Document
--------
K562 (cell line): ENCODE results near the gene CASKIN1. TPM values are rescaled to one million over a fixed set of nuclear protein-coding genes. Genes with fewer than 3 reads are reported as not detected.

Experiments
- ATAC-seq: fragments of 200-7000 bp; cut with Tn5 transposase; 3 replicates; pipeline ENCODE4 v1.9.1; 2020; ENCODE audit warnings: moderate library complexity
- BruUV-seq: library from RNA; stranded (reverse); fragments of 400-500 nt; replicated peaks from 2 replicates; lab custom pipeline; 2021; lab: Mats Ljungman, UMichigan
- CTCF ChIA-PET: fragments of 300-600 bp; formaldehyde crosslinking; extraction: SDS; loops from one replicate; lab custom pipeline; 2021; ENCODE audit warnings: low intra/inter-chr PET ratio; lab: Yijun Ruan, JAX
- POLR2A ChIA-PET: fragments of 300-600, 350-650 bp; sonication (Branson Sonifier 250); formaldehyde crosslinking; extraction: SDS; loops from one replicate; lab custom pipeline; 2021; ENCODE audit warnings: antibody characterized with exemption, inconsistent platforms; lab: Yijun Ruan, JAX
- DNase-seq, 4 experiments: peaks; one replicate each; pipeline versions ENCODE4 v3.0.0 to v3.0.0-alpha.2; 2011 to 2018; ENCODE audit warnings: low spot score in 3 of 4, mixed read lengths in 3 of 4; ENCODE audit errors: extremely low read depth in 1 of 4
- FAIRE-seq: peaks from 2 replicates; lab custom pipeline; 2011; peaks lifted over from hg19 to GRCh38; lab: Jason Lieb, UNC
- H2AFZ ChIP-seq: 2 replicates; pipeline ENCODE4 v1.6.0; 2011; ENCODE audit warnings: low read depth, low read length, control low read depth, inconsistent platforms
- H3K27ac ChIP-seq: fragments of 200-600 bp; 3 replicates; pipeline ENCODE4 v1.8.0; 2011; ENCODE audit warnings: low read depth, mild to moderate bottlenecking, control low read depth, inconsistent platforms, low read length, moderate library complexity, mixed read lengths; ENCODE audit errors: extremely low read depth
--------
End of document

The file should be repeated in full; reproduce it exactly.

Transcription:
K562 (cell line): ENCODE results near the gene CASKIN1. TPM values are rescaled to one million over a fixed set of nuclear protein-coding genes. Genes with fewer than 3 reads are reported as not detected.

Experiments
- ATAC-seq: fragments of 200-7000 bp; cut with Tn5 transposase; 3 replicates; pipeline ENCODE4 v1.9.1; 2020; ENCODE audit warnings: moderate library complexity
- BruUV-seq: library from RNA; stranded (reverse); fragments of 400-500 nt; replicated peaks from 2 replicates; lab custom pipeline; 2021; lab: Mats Ljungman, UMichigan
- CTCF ChIA-PET: fragments of 300-600 bp; formaldehyde crosslinking; extraction: SDS; loops from one replicate; lab custom pipeline; 2021; ENCODE audit warnings: low intra/inter-chr PET ratio; lab: Yijun Ruan, JAX
- POLR2A ChIA-PET: fragments of 300-600, 350-650 bp; sonication (Branson Sonifier 250); formaldehyde crosslinking; extraction: SDS; loops from one replicate; lab custom pipeline; 2021; ENCODE audit warnings: antibody characterized with exemption, inconsistent platforms; lab: Yijun Ruan, JAX
- DNase-seq, 4 experiments: peaks; one replicate each; pipeline versions ENCODE4 v3.0.0 to v3.0.0-alpha.2; 2011 to 2018; ENCODE audit warnings: low spot score in 3 of 4, mixed read lengths in 3 of 4; ENCODE audit errors: extremely low read depth in 1 of 4
- FAIRE-seq: peaks from 2 replicates; lab custom pipeline; 2011; peaks lifted over from hg19 to GRCh38; lab: Jason Lieb, UNC
- H2AFZ ChIP-seq: 2 replicates; pipeline ENCODE4 v1.6.0; 2011; ENCODE audit warnings: low read depth, low read length, control low read depth, inconsistent platforms
- H3K27ac ChIP-seq: fragments of 200-600 bp; 3 replicates; pipeline ENCODE4 v1.8.0; 2011; ENCODE audit warnings: low read depth, mild to moderate bottlenecking, control low read depth, inconsistent platforms, low read length, moderate library complexity, mixed read lengths; ENCODE audit errors: extremely low read depth